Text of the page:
Army Eyes Network of the Future
A modern network must reflect warfighter requirements for today’s battlefield and fights yet to come.
To say that the Army’s network needs an update is an understatement. The 1.1 million user-network has, among other things, 17 mission command systems—all “stovepiped,” designed never to interact together. Some of the systems were used in the early 2000s to fight a static war in Iraq and Afghanistan.
That won’t fly for today’s battlefield, the Army has found. And the change can’t come soon enough, explained Maj. Gen. John Morrison, USA, commanding general, U.S. Army Cyber Center of Excellence; and Maj. Gen. James Mingus, USA, director, Mission Command Center of Excellence. The generals presented the Army’s plan for the network of the future at the Association of the U.S. Army (AUSA) Annual Meeting in Washington, D.C., on October 10.
“If you think about how the enemy has developed his architecture on the other end and how the enemy has built his fires apparatus to both blind and create extensive standoffs, unless we do some things to our network, unless we do some things to our mission command systems and unless we do some things to our command post infrastructure, it is our belief that our network will not survive against a near-peer or peer competitor,” Gen. Mingus warned.
In fact, modernization of the network is one of the main priorities for the Army—coming fourth in a line of six priorities laid out at AUSA, including long-range precision; a next-generation vehicle; vertical lift; air and missile defense; and soldier lethality. Designing the future network involves the Army’s top brass. “The chief [39th Chief of Staff for the U.S. Army Gen. Mark Milley] personally took this one on in March,” Gen. Mingus shared.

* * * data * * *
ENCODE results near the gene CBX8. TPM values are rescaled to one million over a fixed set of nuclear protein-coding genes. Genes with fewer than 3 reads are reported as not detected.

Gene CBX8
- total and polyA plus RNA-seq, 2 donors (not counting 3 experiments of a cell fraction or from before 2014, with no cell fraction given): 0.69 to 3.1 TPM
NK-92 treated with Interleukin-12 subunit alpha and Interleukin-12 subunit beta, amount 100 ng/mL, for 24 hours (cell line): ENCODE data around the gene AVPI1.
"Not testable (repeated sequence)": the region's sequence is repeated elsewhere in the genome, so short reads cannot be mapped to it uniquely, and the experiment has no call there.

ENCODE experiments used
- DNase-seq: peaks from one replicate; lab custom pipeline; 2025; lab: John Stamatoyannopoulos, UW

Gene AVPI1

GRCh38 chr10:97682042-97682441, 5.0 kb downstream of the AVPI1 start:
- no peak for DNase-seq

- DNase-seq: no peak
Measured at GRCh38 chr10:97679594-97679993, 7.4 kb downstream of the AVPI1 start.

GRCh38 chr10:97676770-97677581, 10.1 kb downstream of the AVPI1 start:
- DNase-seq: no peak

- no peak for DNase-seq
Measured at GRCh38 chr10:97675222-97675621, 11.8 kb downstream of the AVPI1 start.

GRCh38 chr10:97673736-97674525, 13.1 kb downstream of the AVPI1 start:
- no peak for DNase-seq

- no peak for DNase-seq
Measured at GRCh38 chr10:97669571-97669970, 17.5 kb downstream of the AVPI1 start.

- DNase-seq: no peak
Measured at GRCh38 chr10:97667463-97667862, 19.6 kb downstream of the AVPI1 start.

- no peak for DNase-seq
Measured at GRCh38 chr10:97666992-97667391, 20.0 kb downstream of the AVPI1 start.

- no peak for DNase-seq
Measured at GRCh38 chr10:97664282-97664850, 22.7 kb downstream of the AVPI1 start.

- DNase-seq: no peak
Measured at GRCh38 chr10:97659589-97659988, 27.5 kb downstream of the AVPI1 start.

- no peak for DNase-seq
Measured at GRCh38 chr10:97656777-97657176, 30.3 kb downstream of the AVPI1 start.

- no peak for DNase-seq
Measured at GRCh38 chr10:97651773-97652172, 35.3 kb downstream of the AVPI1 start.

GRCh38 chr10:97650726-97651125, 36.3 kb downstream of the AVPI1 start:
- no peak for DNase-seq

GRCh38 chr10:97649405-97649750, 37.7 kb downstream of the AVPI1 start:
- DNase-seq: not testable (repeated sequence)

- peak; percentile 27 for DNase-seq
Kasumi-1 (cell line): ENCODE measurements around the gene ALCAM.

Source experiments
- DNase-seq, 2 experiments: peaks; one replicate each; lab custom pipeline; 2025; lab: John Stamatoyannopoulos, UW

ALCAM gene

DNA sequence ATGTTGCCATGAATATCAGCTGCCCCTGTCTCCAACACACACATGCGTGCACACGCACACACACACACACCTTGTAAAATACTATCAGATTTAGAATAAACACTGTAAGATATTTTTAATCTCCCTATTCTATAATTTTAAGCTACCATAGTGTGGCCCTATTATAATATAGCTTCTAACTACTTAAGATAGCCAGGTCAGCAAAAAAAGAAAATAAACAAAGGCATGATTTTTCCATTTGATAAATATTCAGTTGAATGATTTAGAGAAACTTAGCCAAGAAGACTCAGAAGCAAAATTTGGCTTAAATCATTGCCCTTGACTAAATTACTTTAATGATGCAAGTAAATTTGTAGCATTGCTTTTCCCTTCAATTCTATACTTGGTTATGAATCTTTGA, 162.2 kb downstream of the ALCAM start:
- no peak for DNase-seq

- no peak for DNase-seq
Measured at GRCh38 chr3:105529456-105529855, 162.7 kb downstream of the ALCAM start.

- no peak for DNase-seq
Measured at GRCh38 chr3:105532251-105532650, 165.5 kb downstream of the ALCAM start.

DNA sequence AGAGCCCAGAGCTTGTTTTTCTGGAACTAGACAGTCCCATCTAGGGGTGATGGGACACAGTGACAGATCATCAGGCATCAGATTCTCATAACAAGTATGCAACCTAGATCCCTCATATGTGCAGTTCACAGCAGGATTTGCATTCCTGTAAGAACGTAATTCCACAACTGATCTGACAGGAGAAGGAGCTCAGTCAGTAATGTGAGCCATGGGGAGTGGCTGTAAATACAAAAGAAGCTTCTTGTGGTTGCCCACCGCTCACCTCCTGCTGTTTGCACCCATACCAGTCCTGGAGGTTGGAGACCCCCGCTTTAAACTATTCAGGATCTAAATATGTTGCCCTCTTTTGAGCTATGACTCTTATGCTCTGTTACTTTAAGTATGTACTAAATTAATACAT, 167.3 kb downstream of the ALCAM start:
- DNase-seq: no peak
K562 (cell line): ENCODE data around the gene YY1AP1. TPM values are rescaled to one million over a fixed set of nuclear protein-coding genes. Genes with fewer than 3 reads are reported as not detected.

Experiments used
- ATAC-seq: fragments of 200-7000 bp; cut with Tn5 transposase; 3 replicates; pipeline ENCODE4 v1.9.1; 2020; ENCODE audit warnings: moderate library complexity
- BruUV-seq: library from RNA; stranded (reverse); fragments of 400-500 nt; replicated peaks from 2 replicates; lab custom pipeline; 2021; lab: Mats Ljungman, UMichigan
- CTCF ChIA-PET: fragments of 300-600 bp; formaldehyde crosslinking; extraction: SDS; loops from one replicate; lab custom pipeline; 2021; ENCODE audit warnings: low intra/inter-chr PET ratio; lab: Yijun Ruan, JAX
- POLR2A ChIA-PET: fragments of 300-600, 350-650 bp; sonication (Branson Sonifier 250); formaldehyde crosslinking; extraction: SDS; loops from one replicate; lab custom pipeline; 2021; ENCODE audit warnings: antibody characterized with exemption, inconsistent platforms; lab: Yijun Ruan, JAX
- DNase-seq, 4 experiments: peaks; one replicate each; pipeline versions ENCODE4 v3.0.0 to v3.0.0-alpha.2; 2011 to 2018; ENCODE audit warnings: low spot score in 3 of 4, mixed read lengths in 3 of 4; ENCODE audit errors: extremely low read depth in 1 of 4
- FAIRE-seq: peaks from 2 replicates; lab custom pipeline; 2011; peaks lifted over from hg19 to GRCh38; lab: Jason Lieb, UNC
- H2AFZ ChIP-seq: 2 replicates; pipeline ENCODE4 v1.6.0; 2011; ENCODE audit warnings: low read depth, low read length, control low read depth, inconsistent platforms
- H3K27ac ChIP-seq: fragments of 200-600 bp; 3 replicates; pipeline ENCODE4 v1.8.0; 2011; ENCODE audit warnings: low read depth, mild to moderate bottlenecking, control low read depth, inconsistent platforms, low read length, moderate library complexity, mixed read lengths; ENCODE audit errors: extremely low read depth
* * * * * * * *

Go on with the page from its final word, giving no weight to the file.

So how to tackle modernizing such a network, all while preparing “to fight tonight?” First, conduct a top-to-bottom review of every component of the network and every program—“what was good, bad and what we needed to do differently,” Mingus said. No one had done an extensive review like that “in quite some time.”
“As we went through the system, it wasn’t only about the operational capabilities of the individual systems,” Gen. Morrison clarified. “It was all aligned against a near-peer threat and what has changed since we wrote requirements for those systems, in some cases more than a decade ago.”
After studying the “broad problem” for about three months, the generals found that the system includes thousands of disparate networks and databases, from the Joint Staff and Office of the Secretary of Defense level, on down. “As you come inside the Army, there are 15 organizational and 5 functional networks and hundreds of associated databases,” Gen. Mingus said. “Then, at the tactical level, our radios, transport mechanisms and mission command systems were never designed never to talk to one another in a seamless way.” To operate the network, the Army has had to “make it work” through modifications and patches.
The current system was built to fight in a counter insurgency environment, and over the last 15-16 years in combat, the United States’ adversaries “have gone to school on how we do business” in terms of the network, Gen. Morrison said. “And quite frankly, we’ve let some of our capability degrade. Now we need to build that resiliency inherently into the network to support our mission command.”